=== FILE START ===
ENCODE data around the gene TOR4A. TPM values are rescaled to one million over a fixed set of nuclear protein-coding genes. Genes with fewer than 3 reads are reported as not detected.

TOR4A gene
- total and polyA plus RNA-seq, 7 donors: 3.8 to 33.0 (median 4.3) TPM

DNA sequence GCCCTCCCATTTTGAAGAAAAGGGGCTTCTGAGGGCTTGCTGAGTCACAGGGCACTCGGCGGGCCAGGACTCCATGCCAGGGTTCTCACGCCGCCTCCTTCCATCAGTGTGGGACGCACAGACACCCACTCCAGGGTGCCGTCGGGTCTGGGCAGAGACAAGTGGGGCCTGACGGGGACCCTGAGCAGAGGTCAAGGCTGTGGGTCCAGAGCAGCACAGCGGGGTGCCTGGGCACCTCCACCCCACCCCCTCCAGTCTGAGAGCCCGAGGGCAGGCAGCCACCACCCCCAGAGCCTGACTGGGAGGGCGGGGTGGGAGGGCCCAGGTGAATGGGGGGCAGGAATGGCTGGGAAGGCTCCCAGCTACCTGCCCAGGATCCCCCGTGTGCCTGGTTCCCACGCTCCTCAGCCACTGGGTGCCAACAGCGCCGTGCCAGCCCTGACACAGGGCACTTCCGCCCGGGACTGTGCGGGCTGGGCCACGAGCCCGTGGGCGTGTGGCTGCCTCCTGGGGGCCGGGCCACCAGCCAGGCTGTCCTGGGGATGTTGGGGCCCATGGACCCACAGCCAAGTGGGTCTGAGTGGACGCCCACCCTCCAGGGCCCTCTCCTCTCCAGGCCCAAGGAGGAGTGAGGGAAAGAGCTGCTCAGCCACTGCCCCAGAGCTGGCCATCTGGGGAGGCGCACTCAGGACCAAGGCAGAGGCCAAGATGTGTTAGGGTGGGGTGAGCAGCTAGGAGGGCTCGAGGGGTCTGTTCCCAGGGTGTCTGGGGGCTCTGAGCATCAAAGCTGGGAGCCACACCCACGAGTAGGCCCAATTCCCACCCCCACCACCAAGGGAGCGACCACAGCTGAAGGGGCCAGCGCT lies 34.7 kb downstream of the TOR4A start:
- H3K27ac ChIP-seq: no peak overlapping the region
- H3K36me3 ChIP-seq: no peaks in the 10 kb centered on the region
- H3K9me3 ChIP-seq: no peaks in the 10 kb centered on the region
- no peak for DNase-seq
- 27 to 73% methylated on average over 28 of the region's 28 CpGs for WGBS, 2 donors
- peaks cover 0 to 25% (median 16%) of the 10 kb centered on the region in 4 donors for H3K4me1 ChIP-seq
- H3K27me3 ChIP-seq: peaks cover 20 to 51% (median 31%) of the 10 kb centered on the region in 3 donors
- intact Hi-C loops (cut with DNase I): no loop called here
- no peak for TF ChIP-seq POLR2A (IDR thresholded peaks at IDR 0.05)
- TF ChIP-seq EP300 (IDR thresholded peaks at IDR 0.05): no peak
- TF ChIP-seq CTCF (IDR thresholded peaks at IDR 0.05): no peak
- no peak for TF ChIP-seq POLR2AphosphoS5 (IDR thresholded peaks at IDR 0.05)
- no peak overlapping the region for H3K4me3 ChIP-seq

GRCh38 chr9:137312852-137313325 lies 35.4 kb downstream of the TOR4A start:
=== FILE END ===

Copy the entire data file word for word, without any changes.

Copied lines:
ENCODE data around the gene TOR4A. TPM values are rescaled to one million over a fixed set of nuclear protein-coding genes. Genes with fewer than 3 reads are reported as not detected.

TOR4A gene
- total and polyA plus RNA-seq, 7 donors: 3.8 to 33.0 (median 4.3) TPM

DNA sequence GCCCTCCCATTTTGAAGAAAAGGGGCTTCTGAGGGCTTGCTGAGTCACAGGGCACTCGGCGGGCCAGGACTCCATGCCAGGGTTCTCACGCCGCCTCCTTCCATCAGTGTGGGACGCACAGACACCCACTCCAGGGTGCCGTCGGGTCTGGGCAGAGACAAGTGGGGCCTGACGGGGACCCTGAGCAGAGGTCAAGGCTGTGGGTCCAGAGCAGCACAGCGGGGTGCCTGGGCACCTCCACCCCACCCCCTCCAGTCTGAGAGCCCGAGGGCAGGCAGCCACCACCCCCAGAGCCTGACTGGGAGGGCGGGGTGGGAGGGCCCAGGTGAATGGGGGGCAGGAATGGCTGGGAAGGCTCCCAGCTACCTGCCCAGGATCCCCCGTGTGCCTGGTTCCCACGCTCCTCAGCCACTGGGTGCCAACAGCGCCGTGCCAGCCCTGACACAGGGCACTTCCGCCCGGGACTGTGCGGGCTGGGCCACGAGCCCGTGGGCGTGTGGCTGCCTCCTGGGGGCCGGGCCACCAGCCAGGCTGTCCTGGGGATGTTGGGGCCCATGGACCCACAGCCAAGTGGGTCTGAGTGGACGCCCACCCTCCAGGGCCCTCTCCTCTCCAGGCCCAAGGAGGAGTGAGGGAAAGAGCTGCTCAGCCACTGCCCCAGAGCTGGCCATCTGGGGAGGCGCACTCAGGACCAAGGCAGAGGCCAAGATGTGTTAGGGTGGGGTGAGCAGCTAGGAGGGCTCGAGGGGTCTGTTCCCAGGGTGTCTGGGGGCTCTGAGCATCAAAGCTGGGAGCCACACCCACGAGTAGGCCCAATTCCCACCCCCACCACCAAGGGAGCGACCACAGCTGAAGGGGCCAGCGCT lies 34.7 kb downstream of the TOR4A start:
- H3K27ac ChIP-seq: no peak overlapping the region
- H3K36me3 ChIP-seq: no peaks in the 10 kb centered on the region
- H3K9me3 ChIP-seq: no peaks in the 10 kb centered on the region
- no peak for DNase-seq
- 27 to 73% methylated on average over 28 of the region's 28 CpGs for WGBS, 2 donors
- peaks cover 0 to 25% (median 16%) of the 10 kb centered on the region in 4 donors for H3K4me1 ChIP-seq
- H3K27me3 ChIP-seq: peaks cover 20 to 51% (median 31%) of the 10 kb centered on the region in 3 donors
- intact Hi-C loops (cut with DNase I): no loop called here
- no peak for TF ChIP-seq POLR2A (IDR thresholded peaks at IDR 0.05)
- TF ChIP-seq EP300 (IDR thresholded peaks at IDR 0.05): no peak
- TF ChIP-seq CTCF (IDR thresholded peaks at IDR 0.05): no peak
- no peak for TF ChIP-seq POLR2AphosphoS5 (IDR thresholded peaks at IDR 0.05)
- no peak overlapping the region for H3K4me3 ChIP-seq

GRCh38 chr9:137312852-137313325 lies 35.4 kb downstream of the TOR4A start: